|Seismic Interpretation of Contractional Fault-Related Folds: An AAPG Seismic Atlas|
|Series||Studies in Geology|
|Chapter||Structural Interpretation Methods|
|Author||John H. Shaw, Christopher D. Connors, and John Suppe|
|PDF file (requires access)|
Folds are bends or flexures of layered rock that form in response to motion along faults, diapirism, compaction, and regional subsidence or uplift. Folds are expressed in seismic reflection profiles as one or more regions of dipping reflections (dip domains) that correspond to inclined stratigraphic contacts.
Dip domains are separated by axial surfaces; imaginary planes which, when viewed in two dimensions, form axial traces. Anticlinal axial surfaces occupy concave-downward fold hinges; synclinal axial surfaces occupy concave-upward fold hinges.
Folds and bedding thickness
Folds are classified based on whether or not the thickness of stratigraphic layers changes in dip domains or across axial surfaces.
Parallel folds preserve layer thickness, and are common in strata that deformed predominantly by flexural slip (see inset at right on Figure 4). Axial surfaces bisect inter-limb angles in parallel folds.
Parallel folds commonly form by a deformation mechanism called flexural slip, where folding is accommodated by motions on minor faults that occur along some mechanical layering—usually bedding. Flexural-slip surfaces, which can be observed in core or outcrop, may vary in spacing from a few millimeters to several tens of meters in spacing.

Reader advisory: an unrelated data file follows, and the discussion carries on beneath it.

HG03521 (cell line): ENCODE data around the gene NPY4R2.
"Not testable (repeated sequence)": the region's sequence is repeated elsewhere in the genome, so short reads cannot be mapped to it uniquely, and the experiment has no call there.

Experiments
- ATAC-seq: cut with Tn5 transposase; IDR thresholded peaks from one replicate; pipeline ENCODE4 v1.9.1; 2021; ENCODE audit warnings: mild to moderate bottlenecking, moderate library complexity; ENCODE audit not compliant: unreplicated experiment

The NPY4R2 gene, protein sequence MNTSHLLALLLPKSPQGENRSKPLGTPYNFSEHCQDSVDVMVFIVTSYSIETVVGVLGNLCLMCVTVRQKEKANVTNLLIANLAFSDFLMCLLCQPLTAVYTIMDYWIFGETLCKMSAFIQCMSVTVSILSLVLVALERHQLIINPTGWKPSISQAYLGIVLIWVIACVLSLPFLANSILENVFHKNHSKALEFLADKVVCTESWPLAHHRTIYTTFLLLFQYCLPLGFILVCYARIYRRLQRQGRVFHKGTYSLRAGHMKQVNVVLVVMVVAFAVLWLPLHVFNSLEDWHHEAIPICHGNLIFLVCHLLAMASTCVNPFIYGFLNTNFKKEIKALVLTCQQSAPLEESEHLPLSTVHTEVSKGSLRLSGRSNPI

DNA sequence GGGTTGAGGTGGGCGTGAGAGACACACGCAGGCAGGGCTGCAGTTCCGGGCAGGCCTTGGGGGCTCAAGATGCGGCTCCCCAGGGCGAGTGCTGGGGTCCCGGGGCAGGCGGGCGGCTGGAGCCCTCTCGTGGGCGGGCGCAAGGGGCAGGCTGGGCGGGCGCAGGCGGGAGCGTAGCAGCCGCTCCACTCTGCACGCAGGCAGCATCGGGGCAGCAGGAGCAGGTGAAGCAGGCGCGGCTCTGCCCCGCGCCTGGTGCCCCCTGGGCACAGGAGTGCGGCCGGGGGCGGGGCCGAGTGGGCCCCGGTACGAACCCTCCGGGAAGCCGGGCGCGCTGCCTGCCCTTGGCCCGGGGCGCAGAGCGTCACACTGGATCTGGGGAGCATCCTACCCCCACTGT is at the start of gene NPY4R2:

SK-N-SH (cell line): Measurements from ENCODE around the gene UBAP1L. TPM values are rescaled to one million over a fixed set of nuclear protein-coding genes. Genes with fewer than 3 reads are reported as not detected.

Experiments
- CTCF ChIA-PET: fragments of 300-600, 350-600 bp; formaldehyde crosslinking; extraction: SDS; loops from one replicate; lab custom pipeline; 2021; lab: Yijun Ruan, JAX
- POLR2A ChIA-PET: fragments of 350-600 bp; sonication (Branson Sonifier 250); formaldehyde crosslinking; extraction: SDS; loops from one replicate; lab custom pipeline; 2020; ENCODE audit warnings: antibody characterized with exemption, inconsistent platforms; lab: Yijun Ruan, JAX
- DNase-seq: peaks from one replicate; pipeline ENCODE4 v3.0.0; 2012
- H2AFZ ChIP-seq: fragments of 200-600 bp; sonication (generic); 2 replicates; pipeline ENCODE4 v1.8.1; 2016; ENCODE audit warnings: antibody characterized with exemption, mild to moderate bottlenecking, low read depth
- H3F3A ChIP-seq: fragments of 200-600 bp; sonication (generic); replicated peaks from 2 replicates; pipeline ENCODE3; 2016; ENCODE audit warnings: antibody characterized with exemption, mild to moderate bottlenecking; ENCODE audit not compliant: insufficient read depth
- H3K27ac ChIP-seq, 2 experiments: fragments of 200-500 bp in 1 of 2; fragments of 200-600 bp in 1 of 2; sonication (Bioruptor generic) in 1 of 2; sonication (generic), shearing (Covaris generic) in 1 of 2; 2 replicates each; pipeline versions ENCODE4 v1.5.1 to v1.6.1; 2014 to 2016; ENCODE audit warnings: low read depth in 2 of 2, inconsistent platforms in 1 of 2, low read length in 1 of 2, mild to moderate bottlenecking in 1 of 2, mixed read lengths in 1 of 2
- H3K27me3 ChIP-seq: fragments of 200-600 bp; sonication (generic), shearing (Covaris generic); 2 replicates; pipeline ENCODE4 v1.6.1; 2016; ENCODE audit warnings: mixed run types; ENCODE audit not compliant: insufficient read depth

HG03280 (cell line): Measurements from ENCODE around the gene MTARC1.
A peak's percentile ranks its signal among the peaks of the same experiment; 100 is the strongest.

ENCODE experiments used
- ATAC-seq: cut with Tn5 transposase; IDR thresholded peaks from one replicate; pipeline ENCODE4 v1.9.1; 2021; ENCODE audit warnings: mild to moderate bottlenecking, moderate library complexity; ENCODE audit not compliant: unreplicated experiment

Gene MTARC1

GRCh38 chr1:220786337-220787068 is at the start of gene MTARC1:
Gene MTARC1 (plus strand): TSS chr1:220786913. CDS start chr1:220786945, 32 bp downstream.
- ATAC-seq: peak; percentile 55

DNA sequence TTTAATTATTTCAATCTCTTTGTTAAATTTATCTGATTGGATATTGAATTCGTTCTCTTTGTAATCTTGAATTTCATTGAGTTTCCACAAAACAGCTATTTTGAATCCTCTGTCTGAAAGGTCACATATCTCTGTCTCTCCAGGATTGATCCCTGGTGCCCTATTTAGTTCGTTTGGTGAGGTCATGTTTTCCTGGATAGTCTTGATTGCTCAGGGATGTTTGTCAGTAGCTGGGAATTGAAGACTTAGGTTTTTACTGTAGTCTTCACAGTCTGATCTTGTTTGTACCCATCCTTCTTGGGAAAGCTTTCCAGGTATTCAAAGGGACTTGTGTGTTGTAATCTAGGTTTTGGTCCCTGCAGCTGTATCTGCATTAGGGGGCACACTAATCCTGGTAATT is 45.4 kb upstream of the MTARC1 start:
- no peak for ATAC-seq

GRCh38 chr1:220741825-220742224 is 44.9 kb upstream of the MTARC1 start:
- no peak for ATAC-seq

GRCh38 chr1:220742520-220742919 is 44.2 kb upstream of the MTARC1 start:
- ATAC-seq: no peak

Shortcomings in seismic images of folds
Folds can be distorted or only partially imaged in seismic sections.
Locating axial surfaces in seismic sections
Migration moves dipping reflections upward and laterally to properly image the fold geometry, but reflections on non-migrated or under-migrated sections do not accurately represent fold shape. However, axial surfaces can be inferred on these sections by mapping the truncations of horizontal reflections.
Interpreting folds in poorly imaged zones
Poorly imaged zones on folds are commonly caused by, and interpreted as, faults or steep limbs. Both solutions are often permissible and should be evaluated. In Figure 8, a method of interpreting parallel folds in poorly imaged zones is described.